The Securities and Exchange Commission (SEC) proposed new
rules for financial advisors and broker-dealers, a best interest standard that
would essentially replace the fiduciary rule.
The fiduciary rule, proposed two years ago by the Department
of Labor at the request of Congress, says financial advisers must serve as
fiduciaries for clients, a higher standard than the previous suitability
standard, which said that as long as the recommendation met a client’s need, it
was suitable. With the new standard, investments must be in clients’ best
interest, not just suitable.
Last fall, the rule was quite controversial and full
implementation was delayed from the original date of Jan. 1, 2018, to July 1,
2019, to give the public a chance to submit comments.
The new proposed rule is designed to enhance transparency
while preserving access to a variety of types of advice relationships and
Under the SEC’s proposed Regulation Best Interest, a
broker-dealer would be required to act in the best interest of a retail
customer when making a recommendation of any securities transaction or
investment strategy. It is designed to make it clear that a broker-dealer may
not put its financial interests ahead of the interests of a retail customer in
making recommendations. It does not, however, state that investment advisors are
fiduciaries, which is a higher standard that makes advisors legally bound to
act in customers’ best interest.
The SEC’s Board of Commissioners approved Regulation Best
Interest by a vote of 4-1 with Kara Stein opposed.
Interest also clarifies the commission’s views of the fiduciary duty that
investment advisers owe to their clients. Customers would sign a disclosure
document that summarizes the relationship with the advisor. Further, certain
broker-dealers and their financial professionals would be prohibited from using
the terms “adviser” or “advisor” as part of their name or title with retail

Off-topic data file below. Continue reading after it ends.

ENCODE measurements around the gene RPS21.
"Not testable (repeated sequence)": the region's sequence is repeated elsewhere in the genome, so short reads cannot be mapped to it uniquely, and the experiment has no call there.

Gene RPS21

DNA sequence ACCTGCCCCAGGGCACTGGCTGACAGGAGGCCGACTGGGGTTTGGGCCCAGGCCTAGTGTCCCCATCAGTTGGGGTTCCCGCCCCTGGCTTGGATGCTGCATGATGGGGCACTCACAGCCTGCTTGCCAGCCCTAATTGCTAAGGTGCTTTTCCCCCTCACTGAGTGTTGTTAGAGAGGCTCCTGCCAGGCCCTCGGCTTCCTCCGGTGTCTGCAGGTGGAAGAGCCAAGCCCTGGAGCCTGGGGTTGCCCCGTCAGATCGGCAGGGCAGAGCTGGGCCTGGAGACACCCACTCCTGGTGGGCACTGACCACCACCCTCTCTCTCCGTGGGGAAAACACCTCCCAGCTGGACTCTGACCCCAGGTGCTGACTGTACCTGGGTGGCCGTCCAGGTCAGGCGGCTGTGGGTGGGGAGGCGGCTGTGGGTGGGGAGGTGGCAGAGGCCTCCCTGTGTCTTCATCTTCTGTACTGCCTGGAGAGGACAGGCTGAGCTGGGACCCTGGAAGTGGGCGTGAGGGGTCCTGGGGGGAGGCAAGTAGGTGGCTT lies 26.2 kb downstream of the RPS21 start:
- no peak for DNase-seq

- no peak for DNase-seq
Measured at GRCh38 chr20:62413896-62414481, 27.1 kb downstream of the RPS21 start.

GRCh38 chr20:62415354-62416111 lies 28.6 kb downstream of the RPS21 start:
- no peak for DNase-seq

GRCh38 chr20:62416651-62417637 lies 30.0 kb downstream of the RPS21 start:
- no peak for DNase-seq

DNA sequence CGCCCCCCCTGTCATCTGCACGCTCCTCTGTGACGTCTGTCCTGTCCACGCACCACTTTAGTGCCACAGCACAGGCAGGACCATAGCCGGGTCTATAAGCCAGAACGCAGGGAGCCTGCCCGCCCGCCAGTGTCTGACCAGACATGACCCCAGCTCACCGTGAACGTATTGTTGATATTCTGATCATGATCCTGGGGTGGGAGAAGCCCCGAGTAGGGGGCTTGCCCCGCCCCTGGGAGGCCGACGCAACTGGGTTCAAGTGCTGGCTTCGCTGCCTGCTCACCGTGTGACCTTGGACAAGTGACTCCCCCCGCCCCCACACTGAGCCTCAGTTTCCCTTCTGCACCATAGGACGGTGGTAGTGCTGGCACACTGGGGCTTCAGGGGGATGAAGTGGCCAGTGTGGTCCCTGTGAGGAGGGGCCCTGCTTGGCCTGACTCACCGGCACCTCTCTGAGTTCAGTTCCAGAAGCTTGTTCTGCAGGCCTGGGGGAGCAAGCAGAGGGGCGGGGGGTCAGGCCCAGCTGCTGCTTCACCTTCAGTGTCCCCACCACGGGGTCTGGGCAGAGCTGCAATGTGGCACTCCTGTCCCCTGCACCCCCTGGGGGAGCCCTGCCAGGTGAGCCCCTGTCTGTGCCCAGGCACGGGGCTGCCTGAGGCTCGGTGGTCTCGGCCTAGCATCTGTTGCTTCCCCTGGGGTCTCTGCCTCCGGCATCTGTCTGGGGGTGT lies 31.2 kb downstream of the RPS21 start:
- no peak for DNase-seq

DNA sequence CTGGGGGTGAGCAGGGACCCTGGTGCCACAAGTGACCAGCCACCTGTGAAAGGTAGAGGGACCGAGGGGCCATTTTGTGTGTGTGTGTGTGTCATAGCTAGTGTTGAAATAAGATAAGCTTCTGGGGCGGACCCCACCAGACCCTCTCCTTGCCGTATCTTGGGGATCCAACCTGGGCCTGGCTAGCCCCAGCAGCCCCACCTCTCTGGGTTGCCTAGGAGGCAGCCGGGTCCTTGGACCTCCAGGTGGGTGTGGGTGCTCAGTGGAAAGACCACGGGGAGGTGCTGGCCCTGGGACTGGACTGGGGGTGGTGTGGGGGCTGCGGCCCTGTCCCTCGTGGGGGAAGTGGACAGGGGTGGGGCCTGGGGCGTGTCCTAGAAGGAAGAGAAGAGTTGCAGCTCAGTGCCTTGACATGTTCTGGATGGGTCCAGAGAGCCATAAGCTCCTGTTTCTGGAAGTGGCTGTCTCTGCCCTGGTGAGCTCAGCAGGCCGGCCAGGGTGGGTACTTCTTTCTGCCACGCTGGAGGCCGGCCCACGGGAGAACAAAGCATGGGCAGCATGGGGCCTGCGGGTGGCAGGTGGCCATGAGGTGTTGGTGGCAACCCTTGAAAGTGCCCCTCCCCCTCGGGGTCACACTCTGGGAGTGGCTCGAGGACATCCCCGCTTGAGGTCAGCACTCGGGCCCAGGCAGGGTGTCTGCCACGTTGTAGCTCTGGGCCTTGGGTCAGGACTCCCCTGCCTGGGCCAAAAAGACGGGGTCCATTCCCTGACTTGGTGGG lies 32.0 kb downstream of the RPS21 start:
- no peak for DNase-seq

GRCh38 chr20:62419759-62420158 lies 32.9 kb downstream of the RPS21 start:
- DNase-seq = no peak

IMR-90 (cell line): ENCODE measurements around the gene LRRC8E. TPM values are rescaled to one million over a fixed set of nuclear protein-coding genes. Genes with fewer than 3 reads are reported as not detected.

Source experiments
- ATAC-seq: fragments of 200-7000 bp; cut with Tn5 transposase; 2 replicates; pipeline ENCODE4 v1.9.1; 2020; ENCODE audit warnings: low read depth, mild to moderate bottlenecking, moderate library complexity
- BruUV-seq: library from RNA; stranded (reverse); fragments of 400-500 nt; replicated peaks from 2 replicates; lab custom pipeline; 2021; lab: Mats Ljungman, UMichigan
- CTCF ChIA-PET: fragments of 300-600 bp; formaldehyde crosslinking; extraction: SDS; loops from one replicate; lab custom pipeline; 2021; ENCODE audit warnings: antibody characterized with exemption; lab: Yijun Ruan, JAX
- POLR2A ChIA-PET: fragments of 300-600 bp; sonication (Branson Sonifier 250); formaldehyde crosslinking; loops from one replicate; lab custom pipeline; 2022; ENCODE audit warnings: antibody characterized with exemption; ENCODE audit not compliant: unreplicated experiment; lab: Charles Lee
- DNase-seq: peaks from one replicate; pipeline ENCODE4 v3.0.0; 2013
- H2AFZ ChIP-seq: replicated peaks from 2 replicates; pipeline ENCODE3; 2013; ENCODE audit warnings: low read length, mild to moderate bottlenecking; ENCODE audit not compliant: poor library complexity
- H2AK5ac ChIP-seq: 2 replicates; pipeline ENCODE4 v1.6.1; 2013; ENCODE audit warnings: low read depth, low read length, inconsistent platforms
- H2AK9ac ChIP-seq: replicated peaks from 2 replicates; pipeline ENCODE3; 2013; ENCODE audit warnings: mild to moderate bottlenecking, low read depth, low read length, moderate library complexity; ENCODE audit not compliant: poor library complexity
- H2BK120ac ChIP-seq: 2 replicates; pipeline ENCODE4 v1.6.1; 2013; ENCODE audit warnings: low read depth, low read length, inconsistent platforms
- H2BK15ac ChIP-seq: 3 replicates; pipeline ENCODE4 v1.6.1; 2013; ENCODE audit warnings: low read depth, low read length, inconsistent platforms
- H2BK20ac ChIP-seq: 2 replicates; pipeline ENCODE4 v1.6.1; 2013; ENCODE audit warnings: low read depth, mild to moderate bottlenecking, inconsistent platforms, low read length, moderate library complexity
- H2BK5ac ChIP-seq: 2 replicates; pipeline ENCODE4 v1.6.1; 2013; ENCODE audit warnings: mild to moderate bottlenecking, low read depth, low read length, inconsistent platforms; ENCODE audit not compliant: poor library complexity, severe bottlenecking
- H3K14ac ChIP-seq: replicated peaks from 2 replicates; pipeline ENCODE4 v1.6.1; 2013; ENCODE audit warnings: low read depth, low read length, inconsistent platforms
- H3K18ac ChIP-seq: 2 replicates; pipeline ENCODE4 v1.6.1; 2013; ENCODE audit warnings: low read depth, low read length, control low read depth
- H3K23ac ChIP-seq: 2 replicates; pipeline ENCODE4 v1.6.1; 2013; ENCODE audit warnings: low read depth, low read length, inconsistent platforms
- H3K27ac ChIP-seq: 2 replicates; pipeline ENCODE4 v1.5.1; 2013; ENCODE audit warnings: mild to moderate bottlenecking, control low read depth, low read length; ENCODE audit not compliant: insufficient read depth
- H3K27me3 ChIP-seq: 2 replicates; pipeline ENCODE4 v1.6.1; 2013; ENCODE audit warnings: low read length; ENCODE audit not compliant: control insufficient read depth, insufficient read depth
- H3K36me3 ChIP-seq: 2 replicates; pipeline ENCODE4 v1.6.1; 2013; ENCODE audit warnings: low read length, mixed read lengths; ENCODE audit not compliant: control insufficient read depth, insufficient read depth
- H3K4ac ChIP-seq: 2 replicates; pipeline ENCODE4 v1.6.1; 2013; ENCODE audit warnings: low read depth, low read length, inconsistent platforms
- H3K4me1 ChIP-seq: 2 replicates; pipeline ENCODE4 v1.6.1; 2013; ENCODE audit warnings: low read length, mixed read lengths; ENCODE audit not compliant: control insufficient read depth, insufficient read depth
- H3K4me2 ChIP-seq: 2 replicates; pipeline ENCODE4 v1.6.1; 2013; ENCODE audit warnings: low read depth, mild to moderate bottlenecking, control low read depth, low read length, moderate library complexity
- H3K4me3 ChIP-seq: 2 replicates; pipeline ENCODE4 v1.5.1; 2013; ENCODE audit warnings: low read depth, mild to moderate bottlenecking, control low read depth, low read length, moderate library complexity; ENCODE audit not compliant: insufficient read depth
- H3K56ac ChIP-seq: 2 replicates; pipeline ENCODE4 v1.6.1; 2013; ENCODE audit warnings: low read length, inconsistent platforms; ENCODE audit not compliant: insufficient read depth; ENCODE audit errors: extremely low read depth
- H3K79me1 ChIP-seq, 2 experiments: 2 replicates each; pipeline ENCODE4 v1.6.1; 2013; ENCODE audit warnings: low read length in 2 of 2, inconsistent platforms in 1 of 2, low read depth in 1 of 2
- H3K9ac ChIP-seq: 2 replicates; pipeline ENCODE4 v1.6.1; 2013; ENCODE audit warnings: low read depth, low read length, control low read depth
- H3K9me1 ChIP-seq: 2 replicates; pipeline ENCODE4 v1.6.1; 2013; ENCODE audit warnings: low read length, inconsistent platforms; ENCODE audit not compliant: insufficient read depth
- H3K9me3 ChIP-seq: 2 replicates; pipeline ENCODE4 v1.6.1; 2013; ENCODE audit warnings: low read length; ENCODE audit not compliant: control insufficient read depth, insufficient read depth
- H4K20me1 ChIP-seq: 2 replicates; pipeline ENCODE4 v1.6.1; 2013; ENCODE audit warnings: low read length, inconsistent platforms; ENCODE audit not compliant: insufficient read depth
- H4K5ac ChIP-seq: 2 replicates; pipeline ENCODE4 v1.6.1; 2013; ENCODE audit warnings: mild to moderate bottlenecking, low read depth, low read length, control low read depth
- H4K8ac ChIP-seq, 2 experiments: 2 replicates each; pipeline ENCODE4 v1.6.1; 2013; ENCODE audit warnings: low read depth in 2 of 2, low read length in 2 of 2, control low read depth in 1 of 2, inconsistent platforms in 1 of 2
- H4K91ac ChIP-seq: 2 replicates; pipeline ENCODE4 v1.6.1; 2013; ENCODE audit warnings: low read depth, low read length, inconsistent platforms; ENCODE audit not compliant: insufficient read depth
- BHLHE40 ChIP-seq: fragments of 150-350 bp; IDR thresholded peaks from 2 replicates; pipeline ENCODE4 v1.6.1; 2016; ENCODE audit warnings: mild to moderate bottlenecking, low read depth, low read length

“The tireless work of the SEC staff has proven to me that we
can increase investor protection and the quality of investment services by
enhancing investor understanding and strengthening required standards of
conduct. Importantly, I believe we can achieve these objectives while
simultaneously preserving investors’ access to a range of products and services
at a reasonable cost. The package of rules and guidance that the Commission
proposed today is a significant step to achieving these objectives on behalf of
our Main Street investors,” SEC Chairman jay Clayton said.
The proposal will be open to public comment for 90 days after
publication in the Federal Register.
Stein voted against it, saying the proposed regulation
protects the broker-dealer from liability or penalty.
protects the broker-dealer, not the customer,” Stein said. “To state it
differently, does this proposal require financial professionals to put their
customers’ interests first, and fully and fairly disclose any conflicting
interests? No. Does this proposal require all financial professionals who make
investment recommendations related to retail customers to do so as fiduciaries?
No. Does this proposal require financial professionals to provide retail
customers with the best available options? No.”
The Investment Company Institute, however, applauded the
commends Chairman Clayton for leading the Commission’s efforts to address
standards of conduct for financial intermediaries. We have long advocated for
the SEC to take the lead in this area and welcome the Commission’s action. We
look forward to commenting in detail once we have reviewed the package in its
entirety. Furthermore, ICI pledges to work with the Commission as it completes
the rulemaking process, to ensure that retail investors are protected by a high
standard of conduct when they receive recommendations from financial
intermediaries, regardless of whether they are investing for retirement or
other important financial goals,” ICI President and CEO Paul Schott Steven
here for the original article from Financial Regulation News.